THE solicitors for the two Polish nationals charged in connection with the cultivation and possession of a large amount of cannabis plants and cannabis seized last February have called on District Court judge Mary Larkin to dismiss the cases against them because of the failure of the Director of Public Prosecutions (DPP) to give a direction on the matter within a reasonable time.
The men were charged last February following the seizure of plants and cannabis at three separate locations in West Limerick and adjourned a number of times since.
Grzegorz Jacniak, Market Court, Newcastle West, was charged with two counts of cultivation of cannabis plants or opium poppy and one of possession of drugs for the purpose of sale or supply.
He was remanded with consent to bail on his own bond of € 5,000 and an independent surety of €60,000 half of which was to be lodged. This was later reduced in the High Court but Mr Jacniak was unable to take up bail and has remained in custody.
The second accused, Arthur Pietrzuak, Westend, Mountcollins, was charged on one count of cultivation of cannabis plants and was refused bail in the District Court but was granted consent to bail in the High Court,
Pointing out that his client, Mr Jacniak had now been held in custody for over five months, solicitor Michael O’Donnell said the case had been marked peremptory on the last day in court.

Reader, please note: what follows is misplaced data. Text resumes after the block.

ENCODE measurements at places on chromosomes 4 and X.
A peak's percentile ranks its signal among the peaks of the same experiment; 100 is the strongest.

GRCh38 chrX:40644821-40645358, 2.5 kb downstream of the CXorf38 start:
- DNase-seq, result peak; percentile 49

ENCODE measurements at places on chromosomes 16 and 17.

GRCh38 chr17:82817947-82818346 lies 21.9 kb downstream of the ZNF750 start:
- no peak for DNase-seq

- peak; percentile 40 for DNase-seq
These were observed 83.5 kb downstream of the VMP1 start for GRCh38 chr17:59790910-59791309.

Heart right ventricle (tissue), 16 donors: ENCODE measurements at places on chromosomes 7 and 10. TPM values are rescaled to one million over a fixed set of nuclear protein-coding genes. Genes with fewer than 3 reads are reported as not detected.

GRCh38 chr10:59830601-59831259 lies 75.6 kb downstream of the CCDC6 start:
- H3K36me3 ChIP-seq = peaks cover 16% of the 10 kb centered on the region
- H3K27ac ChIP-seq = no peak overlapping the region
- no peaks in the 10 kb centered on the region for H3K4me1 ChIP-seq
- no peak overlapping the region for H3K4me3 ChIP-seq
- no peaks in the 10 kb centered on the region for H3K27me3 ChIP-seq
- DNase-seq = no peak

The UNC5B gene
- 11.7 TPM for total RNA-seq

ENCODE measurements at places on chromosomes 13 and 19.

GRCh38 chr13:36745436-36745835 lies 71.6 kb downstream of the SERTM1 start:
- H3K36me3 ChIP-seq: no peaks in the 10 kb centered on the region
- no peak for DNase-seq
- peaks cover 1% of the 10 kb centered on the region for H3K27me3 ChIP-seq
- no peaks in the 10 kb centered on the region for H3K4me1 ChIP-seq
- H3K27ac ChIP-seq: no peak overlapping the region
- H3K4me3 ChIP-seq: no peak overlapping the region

“For Mr Judge (state solicitor, Aidan) to come in now asking for more time is grossly unfair to Mr Jacniak.”
Ted McCarthy, solicitor, agreed, pointing out that the state had strenuously objected to bail and had been refused to his client.
The state had subsequently objected to bail at the High Court but Mr Pietrzuak was in the fortunate position to take up bail but with some limits on his liberty. As a result he argued, his client was prejudiced, but Mr O’Donnell’s client was “even more prejudiced”.
With the end of July in sight and the summer vacation in August, it could be September before the DPP gave a direction, Mr McCarthy said and that was “wholly unreasonable”. He asked for the matter to be struck out without prejudice to the State. It was open to the State to re-instate the charges or put fresh charges, he said.
But Mr Judge argued that five months was not an excessively long time. It was a complicated case, he said.
“Five months might be reasonable in DPP land but it is unreasonable in light of the fact somebody is in custody,” Mr McCarthy said.
But Judge Mary Larkin ruled that the matters had been dealt with expeditiously and she accepted Mr Judge’s undertaking to have directions within the next two to three weeks. She was not prepared to mark it peremptory against the state, she told Mr O’Donnell.
The matter comes before her again, for mention, on July 28.
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